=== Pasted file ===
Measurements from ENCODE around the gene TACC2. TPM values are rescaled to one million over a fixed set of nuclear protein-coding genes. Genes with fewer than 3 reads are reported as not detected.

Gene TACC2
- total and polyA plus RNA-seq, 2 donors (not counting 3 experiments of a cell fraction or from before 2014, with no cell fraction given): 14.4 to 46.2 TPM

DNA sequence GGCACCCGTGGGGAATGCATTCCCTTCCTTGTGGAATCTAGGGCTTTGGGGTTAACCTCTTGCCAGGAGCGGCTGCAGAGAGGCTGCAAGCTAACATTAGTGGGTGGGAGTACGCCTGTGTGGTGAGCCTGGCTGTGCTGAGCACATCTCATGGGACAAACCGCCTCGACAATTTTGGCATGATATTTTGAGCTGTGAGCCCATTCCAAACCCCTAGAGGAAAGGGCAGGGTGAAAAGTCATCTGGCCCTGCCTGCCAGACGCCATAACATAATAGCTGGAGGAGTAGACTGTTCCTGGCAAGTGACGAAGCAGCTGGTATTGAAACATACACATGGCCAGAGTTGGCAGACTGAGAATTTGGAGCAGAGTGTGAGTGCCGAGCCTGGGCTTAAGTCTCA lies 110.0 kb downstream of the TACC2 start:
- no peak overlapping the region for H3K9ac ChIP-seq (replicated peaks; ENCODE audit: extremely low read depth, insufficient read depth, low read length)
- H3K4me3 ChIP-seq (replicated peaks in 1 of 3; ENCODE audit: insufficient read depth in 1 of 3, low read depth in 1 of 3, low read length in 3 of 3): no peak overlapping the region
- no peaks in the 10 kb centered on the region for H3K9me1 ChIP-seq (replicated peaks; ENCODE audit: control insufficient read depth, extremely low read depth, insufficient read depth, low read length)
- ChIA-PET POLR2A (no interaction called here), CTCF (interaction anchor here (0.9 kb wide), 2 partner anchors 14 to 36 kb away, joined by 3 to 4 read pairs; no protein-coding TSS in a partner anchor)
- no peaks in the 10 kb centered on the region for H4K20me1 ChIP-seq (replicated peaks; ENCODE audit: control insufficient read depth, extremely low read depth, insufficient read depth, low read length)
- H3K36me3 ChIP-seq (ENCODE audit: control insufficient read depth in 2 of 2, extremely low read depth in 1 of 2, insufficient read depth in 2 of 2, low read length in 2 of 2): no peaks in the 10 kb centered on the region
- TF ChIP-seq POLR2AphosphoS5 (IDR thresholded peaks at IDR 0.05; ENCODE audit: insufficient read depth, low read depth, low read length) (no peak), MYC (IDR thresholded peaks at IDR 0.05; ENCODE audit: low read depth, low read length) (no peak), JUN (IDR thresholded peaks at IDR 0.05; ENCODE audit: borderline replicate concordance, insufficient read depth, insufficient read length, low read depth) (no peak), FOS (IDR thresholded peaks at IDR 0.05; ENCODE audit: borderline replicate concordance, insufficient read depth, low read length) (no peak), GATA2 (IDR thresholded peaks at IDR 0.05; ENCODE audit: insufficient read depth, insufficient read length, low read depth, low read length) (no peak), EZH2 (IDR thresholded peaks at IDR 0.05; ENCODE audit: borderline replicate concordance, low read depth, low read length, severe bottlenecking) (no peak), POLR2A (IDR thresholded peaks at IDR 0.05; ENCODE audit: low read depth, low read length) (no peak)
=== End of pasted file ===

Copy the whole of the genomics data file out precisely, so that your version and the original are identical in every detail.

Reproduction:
Measurements from ENCODE around the gene TACC2. TPM values are rescaled to one million over a fixed set of nuclear protein-coding genes. Genes with fewer than 3 reads are reported as not detected.

Gene TACC2
- total and polyA plus RNA-seq, 2 donors (not counting 3 experiments of a cell fraction or from before 2014, with no cell fraction given): 14.4 to 46.2 TPM

DNA sequence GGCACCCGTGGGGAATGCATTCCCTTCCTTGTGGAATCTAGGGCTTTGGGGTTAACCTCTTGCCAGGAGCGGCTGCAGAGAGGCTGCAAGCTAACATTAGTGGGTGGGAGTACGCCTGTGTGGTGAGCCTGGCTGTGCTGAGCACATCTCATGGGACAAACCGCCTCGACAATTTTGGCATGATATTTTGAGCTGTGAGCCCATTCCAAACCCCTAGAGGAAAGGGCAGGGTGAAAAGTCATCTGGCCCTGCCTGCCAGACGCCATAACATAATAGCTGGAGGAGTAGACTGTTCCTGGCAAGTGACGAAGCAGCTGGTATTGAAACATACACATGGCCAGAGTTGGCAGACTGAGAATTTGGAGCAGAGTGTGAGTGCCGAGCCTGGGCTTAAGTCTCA lies 110.0 kb downstream of the TACC2 start:
- no peak overlapping the region for H3K9ac ChIP-seq (replicated peaks; ENCODE audit: extremely low read depth, insufficient read depth, low read length)
- H3K4me3 ChIP-seq (replicated peaks in 1 of 3; ENCODE audit: insufficient read depth in 1 of 3, low read depth in 1 of 3, low read length in 3 of 3): no peak overlapping the region
- no peaks in the 10 kb centered on the region for H3K9me1 ChIP-seq (replicated peaks; ENCODE audit: control insufficient read depth, extremely low read depth, insufficient read depth, low read length)
- ChIA-PET POLR2A (no interaction called here), CTCF (interaction anchor here (0.9 kb wide), 2 partner anchors 14 to 36 kb away, joined by 3 to 4 read pairs; no protein-coding TSS in a partner anchor)
- no peaks in the 10 kb centered on the region for H4K20me1 ChIP-seq (replicated peaks; ENCODE audit: control insufficient read depth, extremely low read depth, insufficient read depth, low read length)
- H3K36me3 ChIP-seq (ENCODE audit: control insufficient read depth in 2 of 2, extremely low read depth in 1 of 2, insufficient read depth in 2 of 2, low read length in 2 of 2): no peaks in the 10 kb centered on the region
- TF ChIP-seq POLR2AphosphoS5 (IDR thresholded peaks at IDR 0.05; ENCODE audit: insufficient read depth, low read depth, low read length) (no peak), MYC (IDR thresholded peaks at IDR 0.05; ENCODE audit: low read depth, low read length) (no peak), JUN (IDR thresholded peaks at IDR 0.05; ENCODE audit: borderline replicate concordance, insufficient read depth, insufficient read length, low read depth) (no peak), FOS (IDR thresholded peaks at IDR 0.05; ENCODE audit: borderline replicate concordance, insufficient read depth, low read length) (no peak), GATA2 (IDR thresholded peaks at IDR 0.05; ENCODE audit: insufficient read depth, insufficient read length, low read depth, low read length) (no peak), EZH2 (IDR thresholded peaks at IDR 0.05; ENCODE audit: borderline replicate concordance, low read depth, low read length, severe bottlenecking) (no peak), POLR2A (IDR thresholded peaks at IDR 0.05; ENCODE audit: low read depth, low read length) (no peak)